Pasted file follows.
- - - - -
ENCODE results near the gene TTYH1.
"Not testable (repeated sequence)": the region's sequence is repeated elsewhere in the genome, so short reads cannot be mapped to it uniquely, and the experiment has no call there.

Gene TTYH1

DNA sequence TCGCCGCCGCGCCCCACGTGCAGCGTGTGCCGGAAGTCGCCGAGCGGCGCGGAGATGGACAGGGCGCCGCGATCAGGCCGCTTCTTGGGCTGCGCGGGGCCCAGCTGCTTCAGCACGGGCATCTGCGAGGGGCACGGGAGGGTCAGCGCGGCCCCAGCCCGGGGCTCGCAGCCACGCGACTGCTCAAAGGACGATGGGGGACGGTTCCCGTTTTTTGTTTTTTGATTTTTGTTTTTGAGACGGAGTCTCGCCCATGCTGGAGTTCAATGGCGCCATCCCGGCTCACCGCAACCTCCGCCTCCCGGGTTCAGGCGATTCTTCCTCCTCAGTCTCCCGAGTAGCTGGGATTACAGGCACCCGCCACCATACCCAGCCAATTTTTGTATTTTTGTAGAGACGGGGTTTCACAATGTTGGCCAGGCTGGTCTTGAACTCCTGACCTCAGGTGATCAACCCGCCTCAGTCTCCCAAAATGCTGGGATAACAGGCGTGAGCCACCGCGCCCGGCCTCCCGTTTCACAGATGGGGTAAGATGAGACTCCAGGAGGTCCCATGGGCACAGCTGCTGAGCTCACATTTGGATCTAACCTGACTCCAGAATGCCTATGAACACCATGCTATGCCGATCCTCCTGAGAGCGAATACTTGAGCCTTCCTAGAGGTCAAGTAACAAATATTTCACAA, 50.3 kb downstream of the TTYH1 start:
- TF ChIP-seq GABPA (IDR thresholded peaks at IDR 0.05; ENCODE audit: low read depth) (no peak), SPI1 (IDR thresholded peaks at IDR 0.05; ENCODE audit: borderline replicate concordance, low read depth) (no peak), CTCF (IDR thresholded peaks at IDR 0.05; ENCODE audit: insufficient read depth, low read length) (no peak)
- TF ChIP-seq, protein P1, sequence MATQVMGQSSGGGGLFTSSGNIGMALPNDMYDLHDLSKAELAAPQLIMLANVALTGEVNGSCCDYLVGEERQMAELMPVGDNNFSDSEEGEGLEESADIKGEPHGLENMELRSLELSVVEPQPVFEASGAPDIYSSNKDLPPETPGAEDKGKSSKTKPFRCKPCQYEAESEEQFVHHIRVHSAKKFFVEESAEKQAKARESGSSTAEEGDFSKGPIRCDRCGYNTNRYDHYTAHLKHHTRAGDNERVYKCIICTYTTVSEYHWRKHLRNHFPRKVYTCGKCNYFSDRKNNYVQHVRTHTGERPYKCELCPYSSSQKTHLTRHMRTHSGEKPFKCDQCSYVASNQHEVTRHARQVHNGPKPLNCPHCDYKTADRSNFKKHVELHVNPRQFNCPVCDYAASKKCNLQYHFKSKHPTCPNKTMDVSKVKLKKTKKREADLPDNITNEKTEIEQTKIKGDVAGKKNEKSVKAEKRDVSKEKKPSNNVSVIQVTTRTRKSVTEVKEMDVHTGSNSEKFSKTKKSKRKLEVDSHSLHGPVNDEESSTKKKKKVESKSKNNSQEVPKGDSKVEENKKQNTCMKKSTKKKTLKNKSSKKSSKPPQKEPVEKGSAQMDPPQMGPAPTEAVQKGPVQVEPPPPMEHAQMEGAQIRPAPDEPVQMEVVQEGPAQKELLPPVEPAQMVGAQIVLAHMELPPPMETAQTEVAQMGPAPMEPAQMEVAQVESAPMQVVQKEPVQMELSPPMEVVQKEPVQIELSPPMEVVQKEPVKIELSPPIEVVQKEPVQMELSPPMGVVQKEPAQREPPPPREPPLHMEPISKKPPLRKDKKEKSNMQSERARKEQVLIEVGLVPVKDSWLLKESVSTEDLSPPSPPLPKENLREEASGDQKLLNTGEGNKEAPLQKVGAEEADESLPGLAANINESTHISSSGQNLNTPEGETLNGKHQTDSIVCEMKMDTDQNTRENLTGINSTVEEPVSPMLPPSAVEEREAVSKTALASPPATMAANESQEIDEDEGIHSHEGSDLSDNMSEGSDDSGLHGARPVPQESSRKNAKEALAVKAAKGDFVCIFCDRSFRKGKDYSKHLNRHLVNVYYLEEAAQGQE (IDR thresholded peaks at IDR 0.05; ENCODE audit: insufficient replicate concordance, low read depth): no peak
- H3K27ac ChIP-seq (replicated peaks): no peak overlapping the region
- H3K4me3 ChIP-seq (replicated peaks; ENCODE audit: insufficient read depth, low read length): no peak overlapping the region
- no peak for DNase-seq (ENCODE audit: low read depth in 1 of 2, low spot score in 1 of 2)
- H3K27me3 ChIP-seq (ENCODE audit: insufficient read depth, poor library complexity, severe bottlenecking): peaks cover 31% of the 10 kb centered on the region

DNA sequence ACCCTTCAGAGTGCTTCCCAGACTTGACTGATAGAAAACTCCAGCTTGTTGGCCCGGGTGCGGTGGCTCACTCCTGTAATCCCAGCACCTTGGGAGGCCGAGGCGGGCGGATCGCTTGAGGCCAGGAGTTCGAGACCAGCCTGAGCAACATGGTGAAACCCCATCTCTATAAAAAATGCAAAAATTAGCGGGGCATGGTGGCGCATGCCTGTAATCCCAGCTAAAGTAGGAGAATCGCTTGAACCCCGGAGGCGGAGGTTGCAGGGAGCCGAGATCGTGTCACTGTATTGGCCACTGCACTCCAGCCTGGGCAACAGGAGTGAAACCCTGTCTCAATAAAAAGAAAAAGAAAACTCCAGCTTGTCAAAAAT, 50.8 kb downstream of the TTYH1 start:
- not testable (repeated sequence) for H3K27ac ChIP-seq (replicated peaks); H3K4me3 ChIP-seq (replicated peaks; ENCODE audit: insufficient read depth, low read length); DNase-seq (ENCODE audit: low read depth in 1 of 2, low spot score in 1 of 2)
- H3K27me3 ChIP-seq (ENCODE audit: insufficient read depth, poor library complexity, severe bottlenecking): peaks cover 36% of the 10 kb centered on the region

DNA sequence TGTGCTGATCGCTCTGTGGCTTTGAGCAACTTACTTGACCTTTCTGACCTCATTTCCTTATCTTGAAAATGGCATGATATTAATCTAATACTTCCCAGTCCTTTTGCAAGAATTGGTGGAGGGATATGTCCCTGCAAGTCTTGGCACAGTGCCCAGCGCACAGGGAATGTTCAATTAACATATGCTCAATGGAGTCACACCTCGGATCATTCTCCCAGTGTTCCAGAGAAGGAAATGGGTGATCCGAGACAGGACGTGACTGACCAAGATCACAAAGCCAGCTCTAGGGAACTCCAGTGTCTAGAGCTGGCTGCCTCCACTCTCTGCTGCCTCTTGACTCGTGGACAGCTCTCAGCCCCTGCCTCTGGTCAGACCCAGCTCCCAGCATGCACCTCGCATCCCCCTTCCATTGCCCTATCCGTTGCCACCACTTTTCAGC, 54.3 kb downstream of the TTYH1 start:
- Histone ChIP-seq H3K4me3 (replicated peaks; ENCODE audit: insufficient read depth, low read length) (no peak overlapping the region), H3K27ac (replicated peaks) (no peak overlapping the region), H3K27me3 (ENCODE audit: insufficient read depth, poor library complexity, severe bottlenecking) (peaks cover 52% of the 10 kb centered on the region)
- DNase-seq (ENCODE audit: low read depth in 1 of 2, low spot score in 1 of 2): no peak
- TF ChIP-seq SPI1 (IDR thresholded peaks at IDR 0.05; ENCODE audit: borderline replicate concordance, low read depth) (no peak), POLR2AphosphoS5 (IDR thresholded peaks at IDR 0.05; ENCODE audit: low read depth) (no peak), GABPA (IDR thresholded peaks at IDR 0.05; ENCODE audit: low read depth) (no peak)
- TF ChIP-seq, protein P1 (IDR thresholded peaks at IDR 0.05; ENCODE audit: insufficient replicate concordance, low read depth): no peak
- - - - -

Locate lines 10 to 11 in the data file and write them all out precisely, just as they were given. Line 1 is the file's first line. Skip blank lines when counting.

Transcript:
- H3K27me3 ChIP-seq (ENCODE audit: insufficient read depth, poor library complexity, severe bottlenecking): peaks cover 31% of the 10 kb centered on the region

DNA sequence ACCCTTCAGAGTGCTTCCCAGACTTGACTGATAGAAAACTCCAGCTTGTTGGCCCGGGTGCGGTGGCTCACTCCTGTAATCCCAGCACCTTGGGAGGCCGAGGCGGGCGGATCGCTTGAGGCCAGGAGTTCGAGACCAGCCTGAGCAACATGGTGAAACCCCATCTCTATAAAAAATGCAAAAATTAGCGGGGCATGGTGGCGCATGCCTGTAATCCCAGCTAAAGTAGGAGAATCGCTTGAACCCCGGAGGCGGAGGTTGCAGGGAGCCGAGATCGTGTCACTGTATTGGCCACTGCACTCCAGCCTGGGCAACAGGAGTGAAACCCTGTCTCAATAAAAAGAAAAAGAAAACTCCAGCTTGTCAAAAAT, 50.8 kb downstream of the TTYH1 start: